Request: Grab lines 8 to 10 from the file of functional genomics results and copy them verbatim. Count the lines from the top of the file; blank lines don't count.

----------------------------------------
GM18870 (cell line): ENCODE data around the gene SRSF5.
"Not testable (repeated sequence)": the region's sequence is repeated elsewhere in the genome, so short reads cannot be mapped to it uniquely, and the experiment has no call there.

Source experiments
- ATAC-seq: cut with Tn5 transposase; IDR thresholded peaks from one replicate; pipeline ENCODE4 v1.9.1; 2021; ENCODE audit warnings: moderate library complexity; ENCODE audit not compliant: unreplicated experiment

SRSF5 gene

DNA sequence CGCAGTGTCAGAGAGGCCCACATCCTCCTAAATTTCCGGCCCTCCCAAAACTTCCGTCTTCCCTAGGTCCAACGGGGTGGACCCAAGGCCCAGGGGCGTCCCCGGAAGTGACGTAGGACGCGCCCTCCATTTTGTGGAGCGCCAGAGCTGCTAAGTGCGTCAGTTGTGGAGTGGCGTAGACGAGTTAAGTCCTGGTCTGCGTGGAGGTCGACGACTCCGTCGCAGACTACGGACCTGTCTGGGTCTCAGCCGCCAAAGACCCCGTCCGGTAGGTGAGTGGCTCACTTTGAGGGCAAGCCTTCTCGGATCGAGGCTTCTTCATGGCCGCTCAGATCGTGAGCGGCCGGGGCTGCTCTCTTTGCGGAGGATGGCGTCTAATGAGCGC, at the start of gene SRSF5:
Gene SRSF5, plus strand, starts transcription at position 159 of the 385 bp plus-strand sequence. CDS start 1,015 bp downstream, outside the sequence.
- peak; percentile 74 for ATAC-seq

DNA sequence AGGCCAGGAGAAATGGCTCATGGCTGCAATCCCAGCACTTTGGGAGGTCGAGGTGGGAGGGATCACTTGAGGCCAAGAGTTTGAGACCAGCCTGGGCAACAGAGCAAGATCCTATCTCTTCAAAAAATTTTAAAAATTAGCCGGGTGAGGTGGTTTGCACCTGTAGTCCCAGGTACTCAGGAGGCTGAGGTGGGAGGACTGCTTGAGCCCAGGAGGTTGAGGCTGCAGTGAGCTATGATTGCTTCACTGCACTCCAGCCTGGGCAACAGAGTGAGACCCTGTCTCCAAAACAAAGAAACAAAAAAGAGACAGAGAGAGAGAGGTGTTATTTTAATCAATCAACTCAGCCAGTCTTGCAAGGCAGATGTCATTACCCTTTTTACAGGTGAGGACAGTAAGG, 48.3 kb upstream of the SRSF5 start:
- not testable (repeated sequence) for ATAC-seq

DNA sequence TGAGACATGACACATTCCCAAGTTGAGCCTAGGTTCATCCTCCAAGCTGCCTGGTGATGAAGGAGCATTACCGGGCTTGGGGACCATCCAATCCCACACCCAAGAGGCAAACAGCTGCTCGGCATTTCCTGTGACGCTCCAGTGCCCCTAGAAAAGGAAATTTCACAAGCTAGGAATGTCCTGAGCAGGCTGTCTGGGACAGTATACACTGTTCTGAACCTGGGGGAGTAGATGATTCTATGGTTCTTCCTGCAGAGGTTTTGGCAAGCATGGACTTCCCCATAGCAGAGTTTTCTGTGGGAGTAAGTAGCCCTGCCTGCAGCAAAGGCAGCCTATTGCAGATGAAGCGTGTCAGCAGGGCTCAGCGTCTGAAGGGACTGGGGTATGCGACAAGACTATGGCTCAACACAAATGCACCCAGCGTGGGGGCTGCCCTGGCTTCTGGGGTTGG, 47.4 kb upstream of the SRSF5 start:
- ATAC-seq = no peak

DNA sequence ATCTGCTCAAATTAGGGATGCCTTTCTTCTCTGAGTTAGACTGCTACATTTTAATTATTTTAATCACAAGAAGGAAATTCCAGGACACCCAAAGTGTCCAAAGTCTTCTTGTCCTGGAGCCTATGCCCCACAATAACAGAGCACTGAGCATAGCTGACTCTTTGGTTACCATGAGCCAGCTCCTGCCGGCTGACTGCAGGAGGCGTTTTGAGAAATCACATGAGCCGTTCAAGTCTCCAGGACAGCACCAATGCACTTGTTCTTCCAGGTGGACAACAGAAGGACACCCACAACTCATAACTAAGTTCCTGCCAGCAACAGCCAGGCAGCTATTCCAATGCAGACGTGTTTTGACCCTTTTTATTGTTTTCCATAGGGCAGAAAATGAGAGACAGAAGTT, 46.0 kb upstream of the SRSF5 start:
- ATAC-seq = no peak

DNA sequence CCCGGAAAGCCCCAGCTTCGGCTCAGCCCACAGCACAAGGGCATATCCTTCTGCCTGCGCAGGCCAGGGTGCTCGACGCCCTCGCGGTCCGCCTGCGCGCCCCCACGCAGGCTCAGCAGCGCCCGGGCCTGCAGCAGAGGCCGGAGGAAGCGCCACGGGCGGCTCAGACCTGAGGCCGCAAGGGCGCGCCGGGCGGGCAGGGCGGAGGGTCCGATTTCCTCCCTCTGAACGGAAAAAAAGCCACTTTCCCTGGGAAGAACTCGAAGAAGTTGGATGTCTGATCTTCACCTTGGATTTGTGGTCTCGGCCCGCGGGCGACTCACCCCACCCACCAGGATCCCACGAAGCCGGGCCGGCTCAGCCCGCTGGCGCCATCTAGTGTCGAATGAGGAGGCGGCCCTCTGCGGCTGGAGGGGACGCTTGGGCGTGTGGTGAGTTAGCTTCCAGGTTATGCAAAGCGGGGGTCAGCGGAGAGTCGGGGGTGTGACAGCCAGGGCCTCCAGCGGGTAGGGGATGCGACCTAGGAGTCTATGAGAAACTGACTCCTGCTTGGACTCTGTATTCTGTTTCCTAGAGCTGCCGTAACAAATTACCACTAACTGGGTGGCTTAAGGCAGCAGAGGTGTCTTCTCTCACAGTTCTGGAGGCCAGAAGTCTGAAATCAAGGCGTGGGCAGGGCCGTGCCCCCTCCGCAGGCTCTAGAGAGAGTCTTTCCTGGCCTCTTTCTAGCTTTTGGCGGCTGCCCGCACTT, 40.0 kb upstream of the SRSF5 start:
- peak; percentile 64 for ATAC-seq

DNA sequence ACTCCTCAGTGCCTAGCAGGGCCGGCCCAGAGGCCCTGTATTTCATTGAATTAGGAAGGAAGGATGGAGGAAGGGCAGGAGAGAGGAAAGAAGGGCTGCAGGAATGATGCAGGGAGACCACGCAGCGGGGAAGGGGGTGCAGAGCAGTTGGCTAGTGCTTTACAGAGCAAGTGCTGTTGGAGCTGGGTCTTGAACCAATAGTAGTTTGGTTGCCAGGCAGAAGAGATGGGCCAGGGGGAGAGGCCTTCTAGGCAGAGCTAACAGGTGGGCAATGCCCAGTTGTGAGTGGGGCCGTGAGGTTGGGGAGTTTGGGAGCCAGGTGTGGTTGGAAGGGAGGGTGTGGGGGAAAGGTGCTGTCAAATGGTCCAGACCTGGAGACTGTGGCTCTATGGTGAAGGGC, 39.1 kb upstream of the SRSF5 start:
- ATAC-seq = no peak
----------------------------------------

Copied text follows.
- peak; percentile 74 for ATAC-seq

DNA sequence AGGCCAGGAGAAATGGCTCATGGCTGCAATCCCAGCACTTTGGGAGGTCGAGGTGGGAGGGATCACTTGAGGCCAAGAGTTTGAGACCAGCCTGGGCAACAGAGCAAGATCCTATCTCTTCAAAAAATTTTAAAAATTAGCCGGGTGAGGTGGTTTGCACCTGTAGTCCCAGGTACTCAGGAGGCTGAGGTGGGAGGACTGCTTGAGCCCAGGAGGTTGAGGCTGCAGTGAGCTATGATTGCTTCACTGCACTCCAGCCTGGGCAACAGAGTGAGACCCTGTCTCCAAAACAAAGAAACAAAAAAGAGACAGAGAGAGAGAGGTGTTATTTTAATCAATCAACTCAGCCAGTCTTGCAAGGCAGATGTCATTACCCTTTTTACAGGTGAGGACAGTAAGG, 48.3 kb upstream of the SRSF5 start:
- not testable (repeated sequence) for ATAC-seq